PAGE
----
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Conservation Clips are a weekly collection of articles distributed by NACD that provides our members and partners with the latest news in what's driving conservation. If you have a relevant submission, please contact your NACD Communications Team.

NACD Blog: BLM Releases Wild Horse and Burro Sustainability Report

On April 27, the Bureau of Land Management (BLM) released its long-awaited report on a comprehensive plan to address the overpopulation of wild horses and burros on federal lands.

The New York Times: In Fire-Scorched Oklahoma, Help Comes One Bale at a Time
By Mitch Smith

The hay began arriving before the fires were out. For ranchers whose grazing land was destroyed by wildfires that tore across western Oklahoma this month, the cylindrical bales were an economic lifeline, a way to feed cattle marooned on grassless patches of charred red soil.

Minn Post: Grow, don't gut, CSP funding in the Farm Bill
By Tara Ritter

(Opinion) To be optimally effective, CSP should be expanded in the Farm Bill. More than half, and up to 75 percent, of all qualified applicants are turned away each year. If the program were adequately funded, more farmers could access the assistance they need to improve their land, water and natural resource base, both for their own benefit and for the greater good of public and environmental health.

Penn Live: One tree planted, another 10 million to go as Pa. initiative begins
By Paul Vigna

National, state and local partners gathered on a Lancaster County farm on April 24 for the announcement of one of Pennsylvania's most ambitious, collaborative and challenging efforts to restore and protect its rivers and streams - the planting of 10 million trees by the end of 2025.

Bay Journal: Bay ag conservation programs await details of pending Farm Bill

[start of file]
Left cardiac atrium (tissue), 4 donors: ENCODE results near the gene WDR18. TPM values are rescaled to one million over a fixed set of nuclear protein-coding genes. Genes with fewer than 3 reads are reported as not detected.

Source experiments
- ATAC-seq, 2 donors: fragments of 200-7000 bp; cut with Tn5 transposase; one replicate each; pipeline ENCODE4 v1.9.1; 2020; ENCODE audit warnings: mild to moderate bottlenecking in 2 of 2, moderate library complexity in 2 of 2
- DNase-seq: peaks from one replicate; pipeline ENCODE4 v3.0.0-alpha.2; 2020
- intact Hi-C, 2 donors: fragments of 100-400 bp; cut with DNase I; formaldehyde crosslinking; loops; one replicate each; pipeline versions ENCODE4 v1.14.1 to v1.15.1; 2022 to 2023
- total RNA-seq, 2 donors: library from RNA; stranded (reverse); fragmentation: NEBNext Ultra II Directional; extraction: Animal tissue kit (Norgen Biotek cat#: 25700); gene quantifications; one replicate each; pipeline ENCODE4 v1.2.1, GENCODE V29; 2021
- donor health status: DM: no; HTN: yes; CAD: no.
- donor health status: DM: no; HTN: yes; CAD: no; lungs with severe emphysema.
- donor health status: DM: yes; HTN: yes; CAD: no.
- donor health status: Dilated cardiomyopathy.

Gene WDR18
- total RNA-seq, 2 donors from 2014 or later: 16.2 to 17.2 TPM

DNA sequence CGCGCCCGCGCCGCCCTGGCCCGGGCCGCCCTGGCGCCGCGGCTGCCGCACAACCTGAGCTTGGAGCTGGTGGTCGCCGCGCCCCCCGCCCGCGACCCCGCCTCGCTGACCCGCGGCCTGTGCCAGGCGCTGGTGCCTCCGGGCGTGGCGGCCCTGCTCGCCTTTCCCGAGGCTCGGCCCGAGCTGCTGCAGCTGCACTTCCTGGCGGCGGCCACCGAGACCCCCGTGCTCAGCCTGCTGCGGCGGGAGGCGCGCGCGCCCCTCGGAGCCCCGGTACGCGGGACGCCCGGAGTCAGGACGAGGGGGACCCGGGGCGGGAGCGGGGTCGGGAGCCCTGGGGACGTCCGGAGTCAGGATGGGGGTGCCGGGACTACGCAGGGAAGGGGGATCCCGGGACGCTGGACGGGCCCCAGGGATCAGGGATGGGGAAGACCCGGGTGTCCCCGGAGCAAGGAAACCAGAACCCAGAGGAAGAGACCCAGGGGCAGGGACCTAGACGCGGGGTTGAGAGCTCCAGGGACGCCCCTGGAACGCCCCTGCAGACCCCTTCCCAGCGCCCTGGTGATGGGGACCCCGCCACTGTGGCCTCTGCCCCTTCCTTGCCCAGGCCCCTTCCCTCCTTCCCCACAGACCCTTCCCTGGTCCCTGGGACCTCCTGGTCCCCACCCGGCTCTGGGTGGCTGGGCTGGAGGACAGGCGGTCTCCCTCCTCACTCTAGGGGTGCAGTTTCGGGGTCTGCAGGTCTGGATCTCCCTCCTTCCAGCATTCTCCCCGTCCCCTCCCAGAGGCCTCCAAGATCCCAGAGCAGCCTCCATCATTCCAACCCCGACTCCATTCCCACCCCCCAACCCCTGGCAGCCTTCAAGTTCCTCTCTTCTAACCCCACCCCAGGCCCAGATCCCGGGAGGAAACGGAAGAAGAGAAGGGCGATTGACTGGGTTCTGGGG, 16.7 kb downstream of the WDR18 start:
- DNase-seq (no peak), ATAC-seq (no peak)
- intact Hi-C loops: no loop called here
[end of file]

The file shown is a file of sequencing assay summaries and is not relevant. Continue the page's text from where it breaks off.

By Karl Blankenship

Congress has started to debate how to direct hundreds of billions of dollars to implement the nation’s farm and nutrition policies in the coming years, and the outcome could have a major impact on Chesapeake Bay cleanup goals.

NPR: Homes Or Gardens? Developers And Urban Farmers Grapple Over Vacant Land
By Lea Ceasrine

This network of gardens is threatened by housing developers, in part due to a need for affordable housing in the community. A recently completed development plan for Brownsville would add 2,500 affordable units to the neighborhood, built atop dozens of vacant lots. But some of that development would displace gardens — and not all the housing being developed is necessarily affordable.

High Plains/Midwest Ag Journal: Perdue announces additional hurricane and wildfire recovery details

Secretary of Agriculture Sonny Perdue recently announced new details on eligibility for a new U.S. Department of Agriculture disaster program, 2017 Wildfires and Hurricanes Indemnity Program. In total, USDA’s Farm Service Agency will deploy up to $2.36 billion to help producers with recovery of their agricultural operations.

Wisconsin State Farmer: Next Generation in Agriculture Act supports young, beginning farmers

U.S. Senators Susan Collins (R-ME) and Heidi Heitkamp (D-ND) introduced a bipartisan bill on April 26 to support programs that help new and beginning farmers and ranchers enter and remain in the industry, build the next generation of farmers, and feed the country and the world.

The Weather Channel: Hurricanes May Have Moved Invasive Species to New Locations; New USGS Maps Reveal Where
By Pam Wright

Flooding and storm surge from last year's spate of hurricanes not only displaced thousands of people, it may have relocated hundreds of invasive aquatic species to new locations. More than 200 non-native aquatic species, including alligators and snails, may be setting up new residence after hurricanes Harvey, Irma, Maria and Nate.

Aberdeen News: Unlikely partners find common ground in fight against salty soils
By Andrew Johnson

Earlier this year the South Dakota Corn Growers Association and Pheasants Forever both pledged $100,000 toward a saline soils initiative. As a result, perennial grasses and the resulting wildlife habitat they provide could soon take the place of struggling row crops on white-caked saline soils.

The Seattle Times: New York state giving $2.2 million for forestry projects

New York state is celebrating Arbor Day in a big way, releasing $2.2 million in grants for tree planting and community forestry projects across the state.

AP News: Senate votes to nullify Minnesota wild rice water standard
By Steve Karnowski

The Minnesota Senate voted 38-28 Monday to nullify a water quality standard that’s meant to protect wild rice, a food central to the culture and diet of the region’s Ojibwe Indians.

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